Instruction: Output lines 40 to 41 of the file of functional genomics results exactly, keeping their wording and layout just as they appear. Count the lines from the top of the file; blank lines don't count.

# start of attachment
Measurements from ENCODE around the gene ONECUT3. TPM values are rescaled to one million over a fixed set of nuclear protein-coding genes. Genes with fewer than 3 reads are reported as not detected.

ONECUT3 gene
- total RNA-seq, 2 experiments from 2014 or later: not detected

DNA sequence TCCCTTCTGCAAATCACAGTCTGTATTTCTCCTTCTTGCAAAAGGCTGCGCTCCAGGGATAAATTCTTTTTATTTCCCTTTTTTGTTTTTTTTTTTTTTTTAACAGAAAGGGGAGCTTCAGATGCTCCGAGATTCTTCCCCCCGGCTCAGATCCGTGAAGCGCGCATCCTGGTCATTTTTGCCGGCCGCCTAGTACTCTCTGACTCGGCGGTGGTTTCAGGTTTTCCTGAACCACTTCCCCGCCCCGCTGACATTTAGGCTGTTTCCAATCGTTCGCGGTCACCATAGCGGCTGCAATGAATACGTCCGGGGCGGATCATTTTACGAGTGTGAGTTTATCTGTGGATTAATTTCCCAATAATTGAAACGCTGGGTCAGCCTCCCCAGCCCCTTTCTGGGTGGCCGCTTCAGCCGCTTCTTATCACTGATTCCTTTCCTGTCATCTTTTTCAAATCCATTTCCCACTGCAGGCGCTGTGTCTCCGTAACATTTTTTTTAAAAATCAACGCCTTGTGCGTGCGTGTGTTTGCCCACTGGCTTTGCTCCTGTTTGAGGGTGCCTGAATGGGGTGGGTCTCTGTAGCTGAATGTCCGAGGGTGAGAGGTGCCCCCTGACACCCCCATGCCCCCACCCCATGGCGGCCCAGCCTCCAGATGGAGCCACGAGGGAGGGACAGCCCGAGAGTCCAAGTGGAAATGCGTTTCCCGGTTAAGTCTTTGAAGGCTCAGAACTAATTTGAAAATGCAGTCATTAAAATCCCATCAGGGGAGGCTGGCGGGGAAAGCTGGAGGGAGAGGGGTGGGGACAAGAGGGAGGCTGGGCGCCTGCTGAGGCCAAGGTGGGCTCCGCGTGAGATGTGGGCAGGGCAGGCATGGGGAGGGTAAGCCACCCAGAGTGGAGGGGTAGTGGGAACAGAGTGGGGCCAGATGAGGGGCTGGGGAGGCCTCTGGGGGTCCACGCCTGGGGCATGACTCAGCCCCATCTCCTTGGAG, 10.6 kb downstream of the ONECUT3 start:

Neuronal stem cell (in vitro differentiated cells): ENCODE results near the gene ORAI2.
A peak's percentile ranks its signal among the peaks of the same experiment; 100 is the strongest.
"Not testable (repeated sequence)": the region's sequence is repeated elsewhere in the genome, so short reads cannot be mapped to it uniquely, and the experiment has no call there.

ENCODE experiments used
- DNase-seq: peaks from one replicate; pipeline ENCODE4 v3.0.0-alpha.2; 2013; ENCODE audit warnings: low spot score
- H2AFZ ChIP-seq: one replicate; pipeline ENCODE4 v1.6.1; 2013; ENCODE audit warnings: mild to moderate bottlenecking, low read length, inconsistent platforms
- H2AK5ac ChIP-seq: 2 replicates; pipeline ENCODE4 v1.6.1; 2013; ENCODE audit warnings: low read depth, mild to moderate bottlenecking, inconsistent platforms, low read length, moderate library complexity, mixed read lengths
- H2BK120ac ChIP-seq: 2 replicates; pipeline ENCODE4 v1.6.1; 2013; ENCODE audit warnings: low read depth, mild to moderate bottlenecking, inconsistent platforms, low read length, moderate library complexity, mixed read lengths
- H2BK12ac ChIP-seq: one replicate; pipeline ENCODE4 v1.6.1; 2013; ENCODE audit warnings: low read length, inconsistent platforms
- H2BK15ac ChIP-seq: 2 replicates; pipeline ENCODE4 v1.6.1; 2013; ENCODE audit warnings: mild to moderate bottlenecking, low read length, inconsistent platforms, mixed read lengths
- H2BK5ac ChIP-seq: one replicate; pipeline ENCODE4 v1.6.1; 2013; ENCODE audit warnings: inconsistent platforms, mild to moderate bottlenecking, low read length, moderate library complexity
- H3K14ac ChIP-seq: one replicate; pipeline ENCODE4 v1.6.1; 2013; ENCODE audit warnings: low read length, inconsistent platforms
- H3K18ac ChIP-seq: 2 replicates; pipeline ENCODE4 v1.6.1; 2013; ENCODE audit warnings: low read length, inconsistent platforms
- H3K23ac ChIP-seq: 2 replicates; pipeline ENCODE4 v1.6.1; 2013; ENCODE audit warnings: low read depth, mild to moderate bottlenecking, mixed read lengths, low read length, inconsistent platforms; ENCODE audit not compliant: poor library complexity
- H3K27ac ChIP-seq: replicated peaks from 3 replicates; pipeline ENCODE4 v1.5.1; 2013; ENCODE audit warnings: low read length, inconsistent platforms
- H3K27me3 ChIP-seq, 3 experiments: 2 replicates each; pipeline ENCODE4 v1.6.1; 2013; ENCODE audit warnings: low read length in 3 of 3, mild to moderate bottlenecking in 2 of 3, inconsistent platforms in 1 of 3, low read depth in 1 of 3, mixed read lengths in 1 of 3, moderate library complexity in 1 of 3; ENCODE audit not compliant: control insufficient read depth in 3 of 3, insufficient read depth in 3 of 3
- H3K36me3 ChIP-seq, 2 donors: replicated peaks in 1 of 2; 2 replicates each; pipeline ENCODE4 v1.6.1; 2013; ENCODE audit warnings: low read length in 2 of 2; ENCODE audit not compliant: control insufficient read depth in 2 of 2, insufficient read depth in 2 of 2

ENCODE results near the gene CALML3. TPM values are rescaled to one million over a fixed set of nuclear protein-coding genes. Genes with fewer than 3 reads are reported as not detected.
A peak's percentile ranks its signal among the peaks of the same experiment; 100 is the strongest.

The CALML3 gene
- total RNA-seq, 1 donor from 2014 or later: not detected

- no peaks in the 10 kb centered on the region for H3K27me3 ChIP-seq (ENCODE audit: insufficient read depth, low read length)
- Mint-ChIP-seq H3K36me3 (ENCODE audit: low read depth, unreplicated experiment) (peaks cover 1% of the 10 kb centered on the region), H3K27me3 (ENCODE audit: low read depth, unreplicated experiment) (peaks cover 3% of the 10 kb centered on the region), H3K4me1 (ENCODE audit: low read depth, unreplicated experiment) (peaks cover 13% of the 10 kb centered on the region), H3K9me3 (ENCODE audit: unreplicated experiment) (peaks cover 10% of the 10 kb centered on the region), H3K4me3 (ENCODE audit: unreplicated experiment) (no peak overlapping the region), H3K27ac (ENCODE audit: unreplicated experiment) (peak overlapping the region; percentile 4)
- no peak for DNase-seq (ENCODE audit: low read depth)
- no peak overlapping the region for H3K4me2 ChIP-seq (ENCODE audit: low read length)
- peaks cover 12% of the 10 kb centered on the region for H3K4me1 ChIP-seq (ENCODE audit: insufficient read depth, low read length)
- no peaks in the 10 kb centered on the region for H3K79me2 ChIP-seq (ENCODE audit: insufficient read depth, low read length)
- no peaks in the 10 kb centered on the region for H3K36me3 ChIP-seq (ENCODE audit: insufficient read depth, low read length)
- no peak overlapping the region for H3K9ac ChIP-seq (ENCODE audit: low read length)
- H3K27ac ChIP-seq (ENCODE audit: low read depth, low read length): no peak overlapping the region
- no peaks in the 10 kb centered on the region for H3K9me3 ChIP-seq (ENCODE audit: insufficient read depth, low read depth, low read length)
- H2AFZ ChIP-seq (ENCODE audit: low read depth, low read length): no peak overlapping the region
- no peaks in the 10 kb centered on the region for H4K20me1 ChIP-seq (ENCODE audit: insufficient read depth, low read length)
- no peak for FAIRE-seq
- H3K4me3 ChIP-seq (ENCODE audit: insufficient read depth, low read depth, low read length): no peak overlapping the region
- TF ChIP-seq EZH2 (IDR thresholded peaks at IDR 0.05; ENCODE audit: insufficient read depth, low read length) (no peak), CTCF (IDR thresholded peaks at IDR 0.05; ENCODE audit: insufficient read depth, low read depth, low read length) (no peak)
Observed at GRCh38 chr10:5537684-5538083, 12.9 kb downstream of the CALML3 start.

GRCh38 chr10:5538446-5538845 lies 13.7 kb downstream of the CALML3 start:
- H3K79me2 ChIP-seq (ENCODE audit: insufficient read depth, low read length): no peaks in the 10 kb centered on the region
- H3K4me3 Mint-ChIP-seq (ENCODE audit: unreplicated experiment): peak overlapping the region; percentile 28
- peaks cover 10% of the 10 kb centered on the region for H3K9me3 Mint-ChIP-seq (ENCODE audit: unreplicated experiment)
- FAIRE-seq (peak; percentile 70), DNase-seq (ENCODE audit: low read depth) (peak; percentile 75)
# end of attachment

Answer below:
- TF ChIP-seq EZH2 (IDR thresholded peaks at IDR 0.05; ENCODE audit: insufficient read depth, low read length) (no peak), CTCF (IDR thresholded peaks at IDR 0.05; ENCODE audit: insufficient read depth, low read depth, low read length) (no peak)
Observed at GRCh38 chr10:5537684-5538083, 12.9 kb downstream of the CALML3 start.